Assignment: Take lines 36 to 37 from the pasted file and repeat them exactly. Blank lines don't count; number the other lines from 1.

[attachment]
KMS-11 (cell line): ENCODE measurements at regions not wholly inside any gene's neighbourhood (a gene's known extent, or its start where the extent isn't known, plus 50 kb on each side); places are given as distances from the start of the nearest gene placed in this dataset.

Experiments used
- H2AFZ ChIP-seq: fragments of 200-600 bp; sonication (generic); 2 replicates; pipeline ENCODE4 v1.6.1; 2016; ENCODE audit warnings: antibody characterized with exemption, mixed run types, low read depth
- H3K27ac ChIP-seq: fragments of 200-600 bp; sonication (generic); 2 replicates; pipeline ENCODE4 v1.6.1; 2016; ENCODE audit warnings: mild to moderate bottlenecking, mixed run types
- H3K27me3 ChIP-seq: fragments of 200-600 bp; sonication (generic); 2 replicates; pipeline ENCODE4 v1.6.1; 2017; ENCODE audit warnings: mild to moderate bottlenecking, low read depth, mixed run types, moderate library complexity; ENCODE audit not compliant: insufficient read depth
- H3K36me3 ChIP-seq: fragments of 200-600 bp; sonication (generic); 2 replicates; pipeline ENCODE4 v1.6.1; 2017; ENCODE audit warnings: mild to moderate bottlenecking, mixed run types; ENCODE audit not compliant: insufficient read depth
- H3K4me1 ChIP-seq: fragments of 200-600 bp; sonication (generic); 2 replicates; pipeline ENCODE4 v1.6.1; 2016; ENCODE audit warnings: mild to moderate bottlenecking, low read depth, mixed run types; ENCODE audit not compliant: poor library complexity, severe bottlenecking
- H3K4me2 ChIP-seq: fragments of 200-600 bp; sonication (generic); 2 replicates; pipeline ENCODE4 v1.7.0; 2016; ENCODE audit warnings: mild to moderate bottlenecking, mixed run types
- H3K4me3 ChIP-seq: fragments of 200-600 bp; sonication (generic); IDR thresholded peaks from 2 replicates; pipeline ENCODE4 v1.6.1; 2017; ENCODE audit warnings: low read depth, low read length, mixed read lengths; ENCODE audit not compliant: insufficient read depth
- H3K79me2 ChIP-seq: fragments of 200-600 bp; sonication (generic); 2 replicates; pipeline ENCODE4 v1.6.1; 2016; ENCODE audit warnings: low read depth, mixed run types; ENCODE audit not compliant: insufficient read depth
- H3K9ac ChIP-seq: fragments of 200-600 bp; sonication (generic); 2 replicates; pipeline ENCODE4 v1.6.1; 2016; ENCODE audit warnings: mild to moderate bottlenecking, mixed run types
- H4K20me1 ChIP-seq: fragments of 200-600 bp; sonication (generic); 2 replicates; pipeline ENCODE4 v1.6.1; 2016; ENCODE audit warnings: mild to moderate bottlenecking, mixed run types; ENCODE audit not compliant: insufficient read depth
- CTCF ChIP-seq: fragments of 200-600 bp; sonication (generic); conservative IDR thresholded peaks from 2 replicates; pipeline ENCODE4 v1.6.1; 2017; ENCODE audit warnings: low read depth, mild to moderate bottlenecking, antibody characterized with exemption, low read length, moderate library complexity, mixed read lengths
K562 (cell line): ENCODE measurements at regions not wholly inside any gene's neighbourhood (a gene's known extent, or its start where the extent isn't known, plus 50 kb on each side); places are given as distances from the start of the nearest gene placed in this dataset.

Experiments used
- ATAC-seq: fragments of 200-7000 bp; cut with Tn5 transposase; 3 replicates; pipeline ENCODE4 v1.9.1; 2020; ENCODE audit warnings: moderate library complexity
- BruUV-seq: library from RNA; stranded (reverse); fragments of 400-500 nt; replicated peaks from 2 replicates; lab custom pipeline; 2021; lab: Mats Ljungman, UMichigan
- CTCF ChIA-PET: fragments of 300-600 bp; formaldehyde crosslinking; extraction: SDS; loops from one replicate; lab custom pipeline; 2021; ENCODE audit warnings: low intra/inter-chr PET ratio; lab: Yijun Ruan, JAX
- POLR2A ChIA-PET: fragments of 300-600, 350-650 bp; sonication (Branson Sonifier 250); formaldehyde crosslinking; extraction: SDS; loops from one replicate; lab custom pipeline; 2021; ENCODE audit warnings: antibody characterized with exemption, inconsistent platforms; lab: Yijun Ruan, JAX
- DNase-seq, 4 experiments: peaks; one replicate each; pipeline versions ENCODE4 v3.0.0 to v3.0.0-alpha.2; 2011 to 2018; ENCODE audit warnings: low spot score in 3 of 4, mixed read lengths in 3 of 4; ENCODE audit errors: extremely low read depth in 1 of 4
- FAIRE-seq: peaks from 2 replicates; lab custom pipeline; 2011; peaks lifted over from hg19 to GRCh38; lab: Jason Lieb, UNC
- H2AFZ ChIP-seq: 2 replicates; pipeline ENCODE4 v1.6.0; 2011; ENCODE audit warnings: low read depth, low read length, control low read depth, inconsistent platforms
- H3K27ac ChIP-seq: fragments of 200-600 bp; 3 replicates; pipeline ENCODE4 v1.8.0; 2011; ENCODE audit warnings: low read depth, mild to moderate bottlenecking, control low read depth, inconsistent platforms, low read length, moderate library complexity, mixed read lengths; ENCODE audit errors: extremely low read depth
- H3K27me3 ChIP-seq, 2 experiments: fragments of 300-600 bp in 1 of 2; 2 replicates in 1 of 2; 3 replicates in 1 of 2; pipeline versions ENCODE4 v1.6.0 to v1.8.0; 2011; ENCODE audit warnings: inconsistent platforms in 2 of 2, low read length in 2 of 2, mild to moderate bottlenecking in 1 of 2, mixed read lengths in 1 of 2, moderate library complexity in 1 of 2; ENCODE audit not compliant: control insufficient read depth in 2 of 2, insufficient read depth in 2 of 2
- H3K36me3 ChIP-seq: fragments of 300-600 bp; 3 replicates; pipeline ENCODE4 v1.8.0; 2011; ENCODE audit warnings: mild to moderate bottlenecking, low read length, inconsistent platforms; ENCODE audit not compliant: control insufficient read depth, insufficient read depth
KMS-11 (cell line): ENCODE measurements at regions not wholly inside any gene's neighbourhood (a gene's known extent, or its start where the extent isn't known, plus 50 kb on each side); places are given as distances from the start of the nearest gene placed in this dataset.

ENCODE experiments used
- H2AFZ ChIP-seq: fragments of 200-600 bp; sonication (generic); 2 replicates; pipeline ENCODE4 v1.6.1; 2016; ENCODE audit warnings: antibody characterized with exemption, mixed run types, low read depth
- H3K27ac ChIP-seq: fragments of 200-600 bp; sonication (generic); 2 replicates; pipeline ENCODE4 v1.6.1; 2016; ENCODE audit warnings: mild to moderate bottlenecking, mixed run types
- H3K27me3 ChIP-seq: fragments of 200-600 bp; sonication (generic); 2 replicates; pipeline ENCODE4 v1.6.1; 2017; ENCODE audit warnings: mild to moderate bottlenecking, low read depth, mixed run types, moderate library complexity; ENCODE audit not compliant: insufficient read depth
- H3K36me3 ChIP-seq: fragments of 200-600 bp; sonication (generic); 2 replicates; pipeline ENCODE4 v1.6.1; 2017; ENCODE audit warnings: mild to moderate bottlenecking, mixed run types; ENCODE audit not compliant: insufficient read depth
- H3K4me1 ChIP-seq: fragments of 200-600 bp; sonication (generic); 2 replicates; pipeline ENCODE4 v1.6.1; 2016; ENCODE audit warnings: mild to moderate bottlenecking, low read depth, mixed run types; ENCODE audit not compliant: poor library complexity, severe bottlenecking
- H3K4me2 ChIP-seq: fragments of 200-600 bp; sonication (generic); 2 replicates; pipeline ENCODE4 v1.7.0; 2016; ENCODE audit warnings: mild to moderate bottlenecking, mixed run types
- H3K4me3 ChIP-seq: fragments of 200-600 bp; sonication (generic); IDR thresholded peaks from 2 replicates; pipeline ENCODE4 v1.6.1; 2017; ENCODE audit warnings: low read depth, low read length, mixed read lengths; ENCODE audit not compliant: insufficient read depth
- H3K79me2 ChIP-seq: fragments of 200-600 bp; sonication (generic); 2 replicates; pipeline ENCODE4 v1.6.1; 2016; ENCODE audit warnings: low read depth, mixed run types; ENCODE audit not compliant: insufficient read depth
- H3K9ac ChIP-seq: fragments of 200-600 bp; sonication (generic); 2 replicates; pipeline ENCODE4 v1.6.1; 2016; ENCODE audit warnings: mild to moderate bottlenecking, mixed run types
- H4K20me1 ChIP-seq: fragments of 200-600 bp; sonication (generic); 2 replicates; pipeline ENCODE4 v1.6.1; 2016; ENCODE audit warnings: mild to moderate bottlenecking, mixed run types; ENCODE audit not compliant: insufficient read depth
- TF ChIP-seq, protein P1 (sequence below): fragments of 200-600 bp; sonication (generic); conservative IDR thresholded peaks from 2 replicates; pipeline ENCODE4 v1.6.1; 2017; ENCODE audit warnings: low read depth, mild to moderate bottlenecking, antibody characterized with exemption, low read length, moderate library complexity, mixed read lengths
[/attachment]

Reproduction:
- H3K9ac ChIP-seq: fragments of 200-600 bp; sonication (generic); 2 replicates; pipeline ENCODE4 v1.6.1; 2016; ENCODE audit warnings: mild to moderate bottlenecking, mixed run types
- H4K20me1 ChIP-seq: fragments of 200-600 bp; sonication (generic); 2 replicates; pipeline ENCODE4 v1.6.1; 2016; ENCODE audit warnings: mild to moderate bottlenecking, mixed run types; ENCODE audit not compliant: insufficient read depth